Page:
WASHINGTON (PAI) – Implementation of new “free trade” pacts, and specifically the Trans-Pacific Partnership (TPP) between the U.S. and 11 other Pacific Rim nations, could lead to mass unemployment in Latin America and a second wave of mass migration to the U.S. from those nations, a prominent union leader and immigrants’ rights advocates warn.
So they’re urging lawmakers not to make the same mistake they did by passing NAFTA and in succeeding years by approving a second “free trade” treaty covering Central American nations. Such a mistake could hurt workers’ rights here and abroad, they add.
The warning, from Maria Elena Durazo, executive secretary-treasurer of the Los Angeles County Federation of Labor, plus immigrants’ rights leaders from California and Texas, came as trade negotiators from the Obama administration and the Pacific Rim nations again discussed TPP behind closed doors in D.C. from Dec. 7-12.
Those talks also included discussions of giving Obama “fast-track” trade promotion authority to force TPP and other trade pacts through Congress without changes or worker rights. They drew protests, led by the Teamsters, in front of the U.S. Trade Representative’s office.
Durazo and her colleagues cited what happened to Latin American employment, particularly on farms, after first NAFTA – the controversial U.S.-Canada-Mexico “free trade” pact – and then CAFTA (the Central American Free Trade Agreement) took effect.
Organized labor strongly opposed both, saying they would cost U.S. workers jobs as corporations decamped for Latin American nations with low wages and no worker rights. NAFTA and CAFTA, the group said, also threw farmers off the land even if they switched from farming food to eat to crops for export, as they could not compete with U.S. “factory farms” and their cheap goods. Those workers had to migrate to the U.S.
Once here, venal and vicious employers exploit the undocumented workers by paying them little and keeping them in the shadows. They also use the undocumented as leverage to force native workers to accept lower wages, declining living standards, an ending of union organizing, or all of those effects.
The combination has led labor to campaign strongly for comprehensive immigration reform to, among other things, immediately bring the undocumented under U.S. labor law.
This time, the advocates warned, TPP would prompt corporations to close their Latin American plants and decamp to even lower-wage nations. Those corporate moves would throw the already poor Latin Americans who got jobs in NAFTA- and CAFTA-spawned plants out of work – and they would head northwards, where jobs are.
The trade pacts and the fight over comprehensive immigration reform “are closely intertwined,” said Communications Workers legislative director Shane Larson, whose union leads labor’s anti-TPP fight. “Corporate free trade deals accelerate migration to the U.S.”
“NAFTA and CAFTA helped” that migration. “The Trans-Pacific Partnership could move many more jobs from Mexico and Central America and force even more migration.”
Durazo said labor’s campaign for comprehensive immigration reform dealt with its effects in the U.S., including exploitation of the 11 million undocumented people and the impact on native workers. Now, it’s time to deal with “the root causes,” too, she explained.
“Men and women who come here” from Latin America “make the connection” between NAFTA, CAFTA, and other so-called free trade pacts and their unemployment south of the border and consequent need to unwillingly migrate northwards to earn a living, often in construction or in low-wage occupations, Durazo elaborated.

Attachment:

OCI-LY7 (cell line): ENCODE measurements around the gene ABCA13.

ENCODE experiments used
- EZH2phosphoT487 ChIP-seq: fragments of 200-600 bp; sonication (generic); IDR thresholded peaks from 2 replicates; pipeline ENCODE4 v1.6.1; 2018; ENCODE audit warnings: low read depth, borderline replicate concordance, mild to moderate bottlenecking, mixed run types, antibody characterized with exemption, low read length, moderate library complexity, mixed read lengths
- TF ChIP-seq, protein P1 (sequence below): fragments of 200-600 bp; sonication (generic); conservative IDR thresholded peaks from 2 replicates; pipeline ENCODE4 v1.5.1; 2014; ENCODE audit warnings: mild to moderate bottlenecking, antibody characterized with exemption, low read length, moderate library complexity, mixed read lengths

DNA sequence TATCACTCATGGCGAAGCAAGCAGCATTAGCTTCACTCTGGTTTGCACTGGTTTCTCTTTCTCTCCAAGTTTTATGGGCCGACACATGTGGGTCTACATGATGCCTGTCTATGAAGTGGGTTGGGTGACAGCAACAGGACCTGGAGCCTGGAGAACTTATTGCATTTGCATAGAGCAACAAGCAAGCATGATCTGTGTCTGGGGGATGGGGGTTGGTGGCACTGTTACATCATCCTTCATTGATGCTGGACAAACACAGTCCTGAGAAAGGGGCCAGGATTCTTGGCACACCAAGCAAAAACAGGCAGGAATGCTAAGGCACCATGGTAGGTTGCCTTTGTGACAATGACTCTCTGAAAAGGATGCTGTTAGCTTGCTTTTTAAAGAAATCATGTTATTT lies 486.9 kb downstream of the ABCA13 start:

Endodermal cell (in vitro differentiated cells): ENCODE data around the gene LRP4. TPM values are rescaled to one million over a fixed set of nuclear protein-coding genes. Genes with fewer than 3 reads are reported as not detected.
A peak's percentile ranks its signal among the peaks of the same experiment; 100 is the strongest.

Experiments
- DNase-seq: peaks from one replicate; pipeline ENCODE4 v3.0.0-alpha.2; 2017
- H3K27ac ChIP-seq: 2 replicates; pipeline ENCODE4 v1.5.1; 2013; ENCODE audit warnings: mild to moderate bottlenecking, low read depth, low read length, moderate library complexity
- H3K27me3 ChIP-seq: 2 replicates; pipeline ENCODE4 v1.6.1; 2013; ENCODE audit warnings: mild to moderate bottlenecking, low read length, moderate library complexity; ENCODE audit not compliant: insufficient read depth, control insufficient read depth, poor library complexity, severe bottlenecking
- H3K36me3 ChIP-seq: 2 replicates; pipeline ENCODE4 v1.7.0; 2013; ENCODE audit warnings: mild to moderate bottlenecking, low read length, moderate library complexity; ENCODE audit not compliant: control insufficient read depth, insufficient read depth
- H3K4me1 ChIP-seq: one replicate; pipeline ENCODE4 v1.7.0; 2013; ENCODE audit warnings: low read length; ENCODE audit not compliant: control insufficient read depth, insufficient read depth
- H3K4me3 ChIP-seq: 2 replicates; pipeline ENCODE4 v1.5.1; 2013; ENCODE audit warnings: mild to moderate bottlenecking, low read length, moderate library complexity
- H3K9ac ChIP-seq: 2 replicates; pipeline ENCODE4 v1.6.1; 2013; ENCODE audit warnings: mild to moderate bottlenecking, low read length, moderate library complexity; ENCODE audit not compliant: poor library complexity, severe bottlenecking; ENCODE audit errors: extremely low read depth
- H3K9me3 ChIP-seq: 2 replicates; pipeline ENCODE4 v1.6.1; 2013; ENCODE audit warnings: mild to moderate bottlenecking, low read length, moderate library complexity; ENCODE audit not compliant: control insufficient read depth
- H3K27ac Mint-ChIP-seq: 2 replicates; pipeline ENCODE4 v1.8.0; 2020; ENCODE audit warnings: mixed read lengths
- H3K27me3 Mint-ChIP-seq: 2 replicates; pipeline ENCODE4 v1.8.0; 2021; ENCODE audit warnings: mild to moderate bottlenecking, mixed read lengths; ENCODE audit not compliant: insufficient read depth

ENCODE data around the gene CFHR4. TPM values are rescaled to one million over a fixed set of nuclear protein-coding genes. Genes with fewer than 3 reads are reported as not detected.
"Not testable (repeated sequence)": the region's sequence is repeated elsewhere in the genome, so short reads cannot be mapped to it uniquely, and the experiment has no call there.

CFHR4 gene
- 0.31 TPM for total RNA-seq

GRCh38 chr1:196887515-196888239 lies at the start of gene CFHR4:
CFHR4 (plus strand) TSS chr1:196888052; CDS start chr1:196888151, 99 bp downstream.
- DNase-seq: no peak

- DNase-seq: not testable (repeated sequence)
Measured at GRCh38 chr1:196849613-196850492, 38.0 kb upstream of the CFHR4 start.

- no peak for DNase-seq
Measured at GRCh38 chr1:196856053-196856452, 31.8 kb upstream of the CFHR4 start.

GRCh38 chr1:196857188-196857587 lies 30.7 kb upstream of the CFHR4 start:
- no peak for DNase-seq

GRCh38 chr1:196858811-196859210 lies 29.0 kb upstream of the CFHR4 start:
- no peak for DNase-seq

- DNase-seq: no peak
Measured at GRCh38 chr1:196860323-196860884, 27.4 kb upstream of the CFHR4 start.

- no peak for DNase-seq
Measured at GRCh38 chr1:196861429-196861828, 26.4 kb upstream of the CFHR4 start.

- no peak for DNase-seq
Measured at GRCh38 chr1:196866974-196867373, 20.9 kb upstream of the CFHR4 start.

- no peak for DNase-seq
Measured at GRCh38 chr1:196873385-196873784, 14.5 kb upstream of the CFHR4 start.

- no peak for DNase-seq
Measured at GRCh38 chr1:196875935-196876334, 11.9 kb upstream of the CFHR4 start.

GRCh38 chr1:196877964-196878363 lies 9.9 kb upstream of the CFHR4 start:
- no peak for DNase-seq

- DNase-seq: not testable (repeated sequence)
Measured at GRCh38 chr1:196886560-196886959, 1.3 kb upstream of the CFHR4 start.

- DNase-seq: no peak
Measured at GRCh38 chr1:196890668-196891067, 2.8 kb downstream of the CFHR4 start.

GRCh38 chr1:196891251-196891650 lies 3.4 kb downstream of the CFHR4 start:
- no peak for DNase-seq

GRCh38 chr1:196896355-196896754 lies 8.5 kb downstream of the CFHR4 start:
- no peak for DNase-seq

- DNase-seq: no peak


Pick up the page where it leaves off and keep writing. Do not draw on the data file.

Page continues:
“If there’s going to be ‘fast-track’ on trade policies, there needs to be ‘fast-track’ on a jobs bill, too,” she explained. Beating fast-track and the TPP will help prevent a second mass migration, by tens of thousands of people who don’t want to leave their families and their countries, she added.
Meanwhile, Teamsters president James Hoffa led hundreds of labor and fair-trade activists against TPP and fast-track in the D.C. protest the day before. Marchers said having workers across the globe toil for less money in unsafe workplaces to create goods that are harmful for the public is unreasonable, or worse.
“Voices of millions of working, middle-class Americans cannot be ignored,” Hoffa said. “They are tired of being the casualties of bad trade deals that send good-paying jobs overseas. In return, the U.S. will receive unsafe food and products that will increasingly make their way into American homes. The Teamsters will continue to fight against fast-track and the Trans-Pacific Partnership. American workers cannot pay the price.”
While the Obama administration pushes fast-track and TPP, several of the other 11 nations involved – specifically Japan and New Zealand – are balking at it, news reports say. So are workers in those nations. TPP also covers Australia, Brunei, Canada, Chile, Malaysia, Mexico, Peru, Singapore and Vietnam.
Obama’s trade rep, for example, demands that New Zealand open its dairy market to U.S. goods. The New Zealand market is nationalized, and U.S. dairy producers are heavily subsidized. The New Zealand dairy farmers believe that what happened to Mexican and Central American farmers under NAFTA and CAFTA could happen to them under TPP.
Koji Tsuruoka, Japan’s top negotiator, told the Japan Times before the D.C. talks started that many hurdles remain. He does not expect a final TPP until next year. “I don’t think we will soon be in a situation where we are seeking political decisions” by ministers to solve difficult issues after the current chief negotiators’ gathering ends, Tsuruoka said.
Photo: Over the past several years and in nearly every trade deal since NAFTA, corporations are given more power than actual governments. CWA